Converting Case Study


How a business card box designed by Antalis is helping Commercial Foundation to reach its goal of no plastic

usiness cards are just one of the digital and wide format print and promotional merchandise offerings

from WE DO. Print whose workers are young people attending the #NoLimits course run by Commercial Foundation. This social enterprise was established in 2015 and supports disadvantaged young people to develop practical skills to help them find a job or future career. Commercial Foundation were packing

their orders for business cards into standard 70 mm-high plastic business card boxes which were then packed in a bubble-lined mailing bag for posting. As well as not being very environmentally friendly, the packages were also too big to fit through letterboxes. A drive to reduce its use of plastics

prompted the Commercial Foundation to seek a more user- and environmentally friendly alternative. After taking the time to understand the complete process around WE DO. Print’s business card service, Antalis Smart Packaging Centre came up with workable solution.

Using the information provided, Antalis’s

packaging technologists put forward three options: a box and lid design and two variations based on the 0427 pizza box

box is now in use and is bringing numerous benefits to both Commercial Foundation and its customers: •

Customer experience - more

convenient and easier to recycle – aligning with public demand for more environmentally friendly products – the cardboard box also offers a handy place to store the business cards. •

certified board, the new box design has eliminated use of plastic and secondary packaging materials. It can also be recycled easily. •

structure. The team also advised on the possibilities of printing the box to enhance the customer experience. Commercial Foundation’s preferred

design of the three was an 0427 style box with four compartments, made from FSC- certified board. It allows the customer address to be affixed to one side of the box and space for a message from Commercial Foundation along with environmental information is printed on the other sides. The new box was put through its paces to assess ease of assembly, durability, and postability. Following the successful trial, the

Environmental – Made from FSC-

Cost saving – the new box design

is slightly more expensive than the plastic box being used originally, however the elimination of the secondary packaging has resulted in an overall cost reduction. Ian Whitcombe, National Key Account

Manager for Antalis Packaging, commented: “The whole project, from the initial consultation to roll-out took just six weeks. It’s a great example of how taking the time to really listen to our customers’ needs, challenges and frustrations can result in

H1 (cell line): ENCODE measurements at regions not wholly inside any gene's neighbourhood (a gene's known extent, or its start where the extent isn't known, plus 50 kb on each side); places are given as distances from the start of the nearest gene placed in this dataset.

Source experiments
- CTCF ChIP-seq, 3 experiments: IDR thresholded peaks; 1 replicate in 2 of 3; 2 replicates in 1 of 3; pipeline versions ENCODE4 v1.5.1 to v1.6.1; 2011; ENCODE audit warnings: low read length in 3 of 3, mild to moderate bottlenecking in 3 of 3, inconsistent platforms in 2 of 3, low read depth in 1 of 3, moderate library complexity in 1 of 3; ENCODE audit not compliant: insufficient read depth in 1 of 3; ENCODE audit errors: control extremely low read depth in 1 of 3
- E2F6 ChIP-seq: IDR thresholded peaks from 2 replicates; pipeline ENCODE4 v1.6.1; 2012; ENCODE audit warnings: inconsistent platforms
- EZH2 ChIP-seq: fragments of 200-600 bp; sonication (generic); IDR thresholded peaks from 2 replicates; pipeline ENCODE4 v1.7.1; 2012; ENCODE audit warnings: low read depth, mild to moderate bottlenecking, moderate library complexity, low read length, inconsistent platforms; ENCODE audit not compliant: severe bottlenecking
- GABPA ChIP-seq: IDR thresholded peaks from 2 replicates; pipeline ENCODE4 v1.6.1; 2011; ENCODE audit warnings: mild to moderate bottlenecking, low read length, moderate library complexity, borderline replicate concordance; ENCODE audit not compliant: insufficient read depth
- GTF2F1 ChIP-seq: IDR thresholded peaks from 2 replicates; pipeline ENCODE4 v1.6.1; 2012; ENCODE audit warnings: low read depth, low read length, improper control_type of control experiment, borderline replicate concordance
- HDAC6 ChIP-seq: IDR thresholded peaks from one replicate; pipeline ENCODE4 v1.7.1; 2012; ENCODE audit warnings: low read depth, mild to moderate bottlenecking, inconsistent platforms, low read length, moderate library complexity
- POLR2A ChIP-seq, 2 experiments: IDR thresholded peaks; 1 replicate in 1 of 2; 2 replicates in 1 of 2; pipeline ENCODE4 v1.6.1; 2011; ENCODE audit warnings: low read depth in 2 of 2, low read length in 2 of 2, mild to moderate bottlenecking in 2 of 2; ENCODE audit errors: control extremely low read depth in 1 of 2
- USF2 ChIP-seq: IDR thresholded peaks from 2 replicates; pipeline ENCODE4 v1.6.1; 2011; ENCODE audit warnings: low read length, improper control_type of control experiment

really innovative box design that achieves far more than the original goal.”

Kewell Converters adapts to provide PPE K

ewell Converters Ltd (KCL), a family- owned British manufacturer of speciality foam products, responded

to the COVID-19 pandemic by producing over 6 million foam visor pads for essential personal protective equipment (PPE) to date. Within a week of the UK’s lockdown in

March, the company was receiving a large volume of enquiries from companies needing components for the production of reusable clear plastic face visors. As a specialist in closed-cell foam manufacture, KCL was uniquely positioned to advise and produce one key aspect: the foam part of the headband, which separates clear plastic sheeting from the face and makes the visor comfortable to wear for extended periods. “Our clients needed advice on densities,

hardness and even colour,” explains Malcolm Newington, business development manager. “We were able to provide samples and prototypes quickly and get the visor pads into production without delay in order

26 October 2020

its clients. Colin’s sons Nick and Marcos are now Directors of the business. “We have had to adapt quickly to new

for our clients to start manufacturing PPE. We put prototypes on client’s desks as quickly as 48 hours from initial enquiry.” Founded in 1971, KCL has grown from a single homemade machine in the late Colin Kewell’s garage to a thriving, industry- leading enterprise that counts Aardman Animations, Elekta and Grundfos amongst

ways of working, not just because of the unexpected global demand for PPE but to ensure our staff are safe while they’re on the factory floor,” states Marcos Kewell, commercial director. “We introduced a new two-shift pattern of working and upgraded our hygiene practices to make sure everyone is protected.” The demand for PPE components has accelerated KCL’s investment in new plant and machinery. KCL has supplied UK-based companies such as Mauveworx and Protecting Heroes with foam visor pads. Demand for PPE is now very strong and KCL has also seen indications that the manufacturing industry as a whole is starting to return to business, with new enquiries coming in from outside the medical equipment sector.

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